Fixing the complexity usually is obvious: The reason why we identify something as technical debt usually is that we have an idea of a "better" way to do it. Instead, the hard part is to know where to start, as reducing complexity will take a lot of time, and we usually don't have enough time to reduce all of it at once.
So what should we focus on first? We need to find out
For complexity, there are many metrics, e.g. cyclomatic complexity, Halstead, or simply counting lines of code. Fortunately, they are all strongly correlated, so for practical purposes, looking at lines of code is often enough. In practice, these are also closely correlated with file size (which is roughly proportional to number of lines times average line length).
Figuring out which files are most likely to be changed is more of a communication exercise: We can talk to management, product managers, and other team members to figure out which services are most likely needed for upcoming projects. Or we can just look at the service that we need to work on next.
How to identify the most critical files inside a service? Thanks to git, we have a lot of data at our fingertips. The easiest way to predict which files will need to be changed, is to look at the files that were changed most recently. We can do this by counting how many commits touched a file.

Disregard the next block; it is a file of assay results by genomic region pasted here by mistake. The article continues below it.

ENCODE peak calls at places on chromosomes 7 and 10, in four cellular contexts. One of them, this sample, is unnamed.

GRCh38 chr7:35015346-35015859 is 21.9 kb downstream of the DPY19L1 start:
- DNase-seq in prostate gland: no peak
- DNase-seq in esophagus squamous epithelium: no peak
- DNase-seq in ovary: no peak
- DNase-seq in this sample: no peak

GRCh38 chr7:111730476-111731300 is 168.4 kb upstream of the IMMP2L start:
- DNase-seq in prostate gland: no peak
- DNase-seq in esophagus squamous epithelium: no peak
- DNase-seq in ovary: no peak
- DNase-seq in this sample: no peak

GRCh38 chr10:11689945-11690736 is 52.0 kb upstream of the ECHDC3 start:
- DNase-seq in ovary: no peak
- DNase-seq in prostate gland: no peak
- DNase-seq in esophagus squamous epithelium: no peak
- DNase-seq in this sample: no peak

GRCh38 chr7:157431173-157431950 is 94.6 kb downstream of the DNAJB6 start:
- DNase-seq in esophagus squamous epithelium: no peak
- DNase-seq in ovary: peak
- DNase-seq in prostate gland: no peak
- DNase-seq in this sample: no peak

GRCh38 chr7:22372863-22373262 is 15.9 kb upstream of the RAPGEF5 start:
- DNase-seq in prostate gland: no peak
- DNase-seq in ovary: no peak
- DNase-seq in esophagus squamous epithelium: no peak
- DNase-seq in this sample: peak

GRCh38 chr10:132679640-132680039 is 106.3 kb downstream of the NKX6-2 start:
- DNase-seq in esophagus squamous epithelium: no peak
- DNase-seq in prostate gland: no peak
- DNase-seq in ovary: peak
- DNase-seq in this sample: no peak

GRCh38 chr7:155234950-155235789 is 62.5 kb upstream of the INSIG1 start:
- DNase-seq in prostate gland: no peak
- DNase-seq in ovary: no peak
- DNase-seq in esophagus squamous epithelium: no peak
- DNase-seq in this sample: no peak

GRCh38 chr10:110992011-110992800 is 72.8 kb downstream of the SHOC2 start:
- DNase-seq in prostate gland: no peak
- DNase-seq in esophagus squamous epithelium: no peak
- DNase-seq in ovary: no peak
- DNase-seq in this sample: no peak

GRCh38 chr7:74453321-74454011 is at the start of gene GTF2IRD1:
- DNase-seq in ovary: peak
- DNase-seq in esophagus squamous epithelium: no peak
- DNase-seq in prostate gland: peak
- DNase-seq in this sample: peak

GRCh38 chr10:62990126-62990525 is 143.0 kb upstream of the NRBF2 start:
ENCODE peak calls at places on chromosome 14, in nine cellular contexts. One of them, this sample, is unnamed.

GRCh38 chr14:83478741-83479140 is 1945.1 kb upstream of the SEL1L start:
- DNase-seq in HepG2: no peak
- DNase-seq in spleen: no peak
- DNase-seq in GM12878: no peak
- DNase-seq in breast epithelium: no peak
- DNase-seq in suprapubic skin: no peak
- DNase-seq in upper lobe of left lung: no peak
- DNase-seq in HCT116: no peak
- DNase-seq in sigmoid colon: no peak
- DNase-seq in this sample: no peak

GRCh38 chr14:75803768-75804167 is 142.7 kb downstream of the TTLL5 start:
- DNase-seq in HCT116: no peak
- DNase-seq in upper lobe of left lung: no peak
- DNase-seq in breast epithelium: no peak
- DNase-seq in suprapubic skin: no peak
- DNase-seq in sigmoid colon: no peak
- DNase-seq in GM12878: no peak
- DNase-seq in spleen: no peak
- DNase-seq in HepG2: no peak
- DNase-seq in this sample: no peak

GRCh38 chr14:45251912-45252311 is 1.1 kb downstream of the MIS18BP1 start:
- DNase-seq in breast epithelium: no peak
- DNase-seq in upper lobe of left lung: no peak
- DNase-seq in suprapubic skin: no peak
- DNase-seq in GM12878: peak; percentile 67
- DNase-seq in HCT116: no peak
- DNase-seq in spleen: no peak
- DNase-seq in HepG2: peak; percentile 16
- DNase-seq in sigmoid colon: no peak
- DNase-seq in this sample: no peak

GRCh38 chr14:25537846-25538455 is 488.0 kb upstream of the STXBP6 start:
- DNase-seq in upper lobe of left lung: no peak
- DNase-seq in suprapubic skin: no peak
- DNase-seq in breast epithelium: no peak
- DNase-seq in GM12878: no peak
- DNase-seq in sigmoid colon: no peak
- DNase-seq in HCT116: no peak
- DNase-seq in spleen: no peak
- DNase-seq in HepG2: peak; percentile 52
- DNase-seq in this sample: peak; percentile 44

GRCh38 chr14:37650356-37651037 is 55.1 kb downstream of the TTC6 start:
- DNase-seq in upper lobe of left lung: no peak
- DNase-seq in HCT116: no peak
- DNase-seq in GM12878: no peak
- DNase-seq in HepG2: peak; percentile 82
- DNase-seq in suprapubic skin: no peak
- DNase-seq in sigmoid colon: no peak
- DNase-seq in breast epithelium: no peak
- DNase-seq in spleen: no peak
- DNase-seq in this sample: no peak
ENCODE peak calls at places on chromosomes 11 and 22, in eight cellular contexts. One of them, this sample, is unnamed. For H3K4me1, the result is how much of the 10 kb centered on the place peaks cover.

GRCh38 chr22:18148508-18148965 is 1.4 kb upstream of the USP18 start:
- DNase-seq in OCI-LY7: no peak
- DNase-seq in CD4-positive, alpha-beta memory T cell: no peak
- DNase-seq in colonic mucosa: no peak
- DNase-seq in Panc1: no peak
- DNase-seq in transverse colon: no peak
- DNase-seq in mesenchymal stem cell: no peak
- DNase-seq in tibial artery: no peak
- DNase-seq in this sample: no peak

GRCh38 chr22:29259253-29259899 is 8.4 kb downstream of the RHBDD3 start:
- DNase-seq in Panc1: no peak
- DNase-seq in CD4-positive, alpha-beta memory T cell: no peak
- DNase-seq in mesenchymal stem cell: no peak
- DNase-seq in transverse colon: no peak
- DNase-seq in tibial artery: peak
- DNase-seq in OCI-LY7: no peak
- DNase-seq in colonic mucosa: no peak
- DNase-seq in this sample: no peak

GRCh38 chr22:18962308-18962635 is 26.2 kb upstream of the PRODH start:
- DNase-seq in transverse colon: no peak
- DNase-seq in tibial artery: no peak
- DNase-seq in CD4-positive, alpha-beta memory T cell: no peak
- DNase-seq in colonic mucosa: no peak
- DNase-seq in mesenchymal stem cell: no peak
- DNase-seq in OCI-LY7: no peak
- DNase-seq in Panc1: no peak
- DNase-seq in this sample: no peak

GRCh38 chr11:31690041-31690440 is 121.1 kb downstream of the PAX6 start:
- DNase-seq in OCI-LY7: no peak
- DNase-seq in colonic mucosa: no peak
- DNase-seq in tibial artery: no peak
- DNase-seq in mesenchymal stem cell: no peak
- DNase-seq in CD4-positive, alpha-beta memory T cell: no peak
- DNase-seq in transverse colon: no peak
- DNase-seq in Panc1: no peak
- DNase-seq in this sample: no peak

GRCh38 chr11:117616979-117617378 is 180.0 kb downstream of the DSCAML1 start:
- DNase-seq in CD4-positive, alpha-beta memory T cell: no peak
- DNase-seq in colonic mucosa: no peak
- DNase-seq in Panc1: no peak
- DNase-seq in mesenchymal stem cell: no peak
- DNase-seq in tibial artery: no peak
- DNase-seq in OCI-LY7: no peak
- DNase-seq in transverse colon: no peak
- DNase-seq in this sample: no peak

Also, not all files are equal. E.g. a lock-file might be big and changing often, but since it is autogenerated, there is not much complexity.
Fortunately, we don't need to do all of this ourselves. There's a GitHub block for this.
GitHub Blocks is an update to the way we can interact with repositories. It allows to write custom "blocks" which get data about either a file or a folder and can display this information, enriched with other information e.g. from the GitHub API, any way we want. As of Q1 2023, it is in technical preview.
This is potentially a game changer for GitHub, as it allows them to basically outsource the creation of a great UI. For developers, it opens up a full new world of interacting with their code. I'll write a short blog post about this soon, so if you want to know more, feel free to subscribe via email, via RSS, or to follow me on Twitter.
The first thing I thought about when I read about GitHub blocks was a way to identify technical debt in a folder: The Technical Debt Block was born.
If you have access to GitHub Blocks, you can use it to view a folder and get a list of files in that folder, sorted by technical debt as described above. Only thing that remains to do is to actually clean the top files.
We talked about technical debt, which is born out of a conscious trade-off decision and usually is a good thing, as well as accidental complexity, which usually isn't. We looked at how to best prioritize which to clean with help of information readily available in Git, and a GitHub Block that helps to visualize this.
Hit me up on Twitter: How do you prioritize technical debt? And which files did you find with this method that surprised you the most?